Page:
The stationary and anchored Wind-Float semi-submersible platform designed by Principle Power and installed offshore from Scotland carries the 9.5MW Vestas model V-164 wind turbine. A Japanese consortium proposes to develop a floating wind turbine of 15MW (20,000-horsepower). To save fuel cost, some ship companies have slowed their vessels to 12-knots sailing speed. A ship that requires 100,000-horsepower to sail at 25-knots would require 12,600-horsepower (9.4MW) to sail at 12-knots and around 7,500-horsepower (5.6MW) to sail at 10-knots. The 4.2MW (5,600-horsepower) General Electric 4.2-117 axial-flow wind turbine is designed to withstand wind speeds of up to 125-miles per hour.

A ship that requires 40,000-horsepower to sail at 25-knots would require just over 5,000-horsepower to sail at 12-knots. Selsam Wind Power installed 2-twin bladed rotors set 90-degrees apart on the same drive shaft that operated at a small angle to the wind. One rotor was installed upwind of the tower and the other far downwind, with the central axis of drive shaft installed to the side of the central axis of the tower. If GE were willing to adopt the Selsam concept, the output of the GE typhoon capable turbine would increase to over 5MW (7,000-horsepower).

Conclusions

The precedents and hardware required to develop a mega-scale wind turbine powered ship capable of sailing directly into a headwind, already exist in seemingly unrelated areas of the maritime sector. Combining the precedents and hardware offers the basis of a potentially viable wind turbine powered ship capable of sailing directly into prevailing trade winds over perhaps several thousand nautical miles. The ship would be able to sail with the trade winds and especially during extreme wind speeds. Based on the precedent from Halifax, a wind turbine powered ship would likely sail at greater speed into a headwind than a schooner.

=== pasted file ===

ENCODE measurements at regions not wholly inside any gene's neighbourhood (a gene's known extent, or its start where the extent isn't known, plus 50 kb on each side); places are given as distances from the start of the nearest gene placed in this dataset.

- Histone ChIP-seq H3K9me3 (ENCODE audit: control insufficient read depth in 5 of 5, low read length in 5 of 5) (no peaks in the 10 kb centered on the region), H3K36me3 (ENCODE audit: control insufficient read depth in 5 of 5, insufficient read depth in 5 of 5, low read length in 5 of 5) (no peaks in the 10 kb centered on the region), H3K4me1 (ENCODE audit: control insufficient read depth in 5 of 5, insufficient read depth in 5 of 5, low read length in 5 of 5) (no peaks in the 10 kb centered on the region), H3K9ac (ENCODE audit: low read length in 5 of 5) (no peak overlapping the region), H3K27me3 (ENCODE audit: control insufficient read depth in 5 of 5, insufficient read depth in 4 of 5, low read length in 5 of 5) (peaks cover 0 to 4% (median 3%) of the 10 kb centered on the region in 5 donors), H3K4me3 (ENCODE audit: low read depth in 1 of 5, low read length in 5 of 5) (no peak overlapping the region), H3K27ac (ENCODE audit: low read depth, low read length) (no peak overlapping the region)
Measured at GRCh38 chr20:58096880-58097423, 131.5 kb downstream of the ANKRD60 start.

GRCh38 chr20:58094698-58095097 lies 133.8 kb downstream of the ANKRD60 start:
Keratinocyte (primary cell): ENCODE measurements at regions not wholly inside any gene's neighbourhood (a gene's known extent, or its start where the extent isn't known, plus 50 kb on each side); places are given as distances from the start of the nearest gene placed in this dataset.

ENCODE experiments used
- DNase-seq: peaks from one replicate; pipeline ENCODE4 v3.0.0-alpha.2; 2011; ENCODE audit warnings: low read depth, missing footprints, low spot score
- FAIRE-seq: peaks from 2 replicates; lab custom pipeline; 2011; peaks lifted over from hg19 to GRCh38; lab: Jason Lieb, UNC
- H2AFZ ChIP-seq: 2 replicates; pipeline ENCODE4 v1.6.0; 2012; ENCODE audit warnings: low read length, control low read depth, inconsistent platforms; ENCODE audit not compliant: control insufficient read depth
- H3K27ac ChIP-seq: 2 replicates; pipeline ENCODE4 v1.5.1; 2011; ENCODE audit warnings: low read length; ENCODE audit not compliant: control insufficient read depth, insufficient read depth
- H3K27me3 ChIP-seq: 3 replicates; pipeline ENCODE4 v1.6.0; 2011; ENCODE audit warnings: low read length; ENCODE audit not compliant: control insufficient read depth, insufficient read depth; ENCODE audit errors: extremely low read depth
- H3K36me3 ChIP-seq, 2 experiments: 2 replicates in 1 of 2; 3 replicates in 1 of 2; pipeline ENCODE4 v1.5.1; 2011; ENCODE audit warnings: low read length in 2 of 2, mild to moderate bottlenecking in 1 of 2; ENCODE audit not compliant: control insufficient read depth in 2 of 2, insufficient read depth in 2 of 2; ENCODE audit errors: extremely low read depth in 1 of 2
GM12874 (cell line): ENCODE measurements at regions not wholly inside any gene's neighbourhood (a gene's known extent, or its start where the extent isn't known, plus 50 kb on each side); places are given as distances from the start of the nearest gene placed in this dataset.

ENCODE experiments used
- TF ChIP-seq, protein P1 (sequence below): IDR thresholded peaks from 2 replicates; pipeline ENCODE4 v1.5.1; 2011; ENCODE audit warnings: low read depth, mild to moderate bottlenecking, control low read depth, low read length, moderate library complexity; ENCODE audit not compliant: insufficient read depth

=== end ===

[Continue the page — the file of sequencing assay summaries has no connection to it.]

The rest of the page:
While a two-section wind turbine powered ship would be a competitor to a modern mega-scale schooner, it could be built to much larger scale than a schooner and be capable of carrying greater payload. Wind turbine powered ships and modern mega-scale schooners would likely operate along different international routes and serve different markets. The presence of wing-sails on the deck would restrict the kinds of cargo a mega-scale modern schooner could carry while a wind turbine carried by a twin-hull catamaran platform placed behind a ship increases the variety of freight that could be carried aboard the ship.

The opinions expressed herein are the author's and not necessarily those of The Maritime Executive.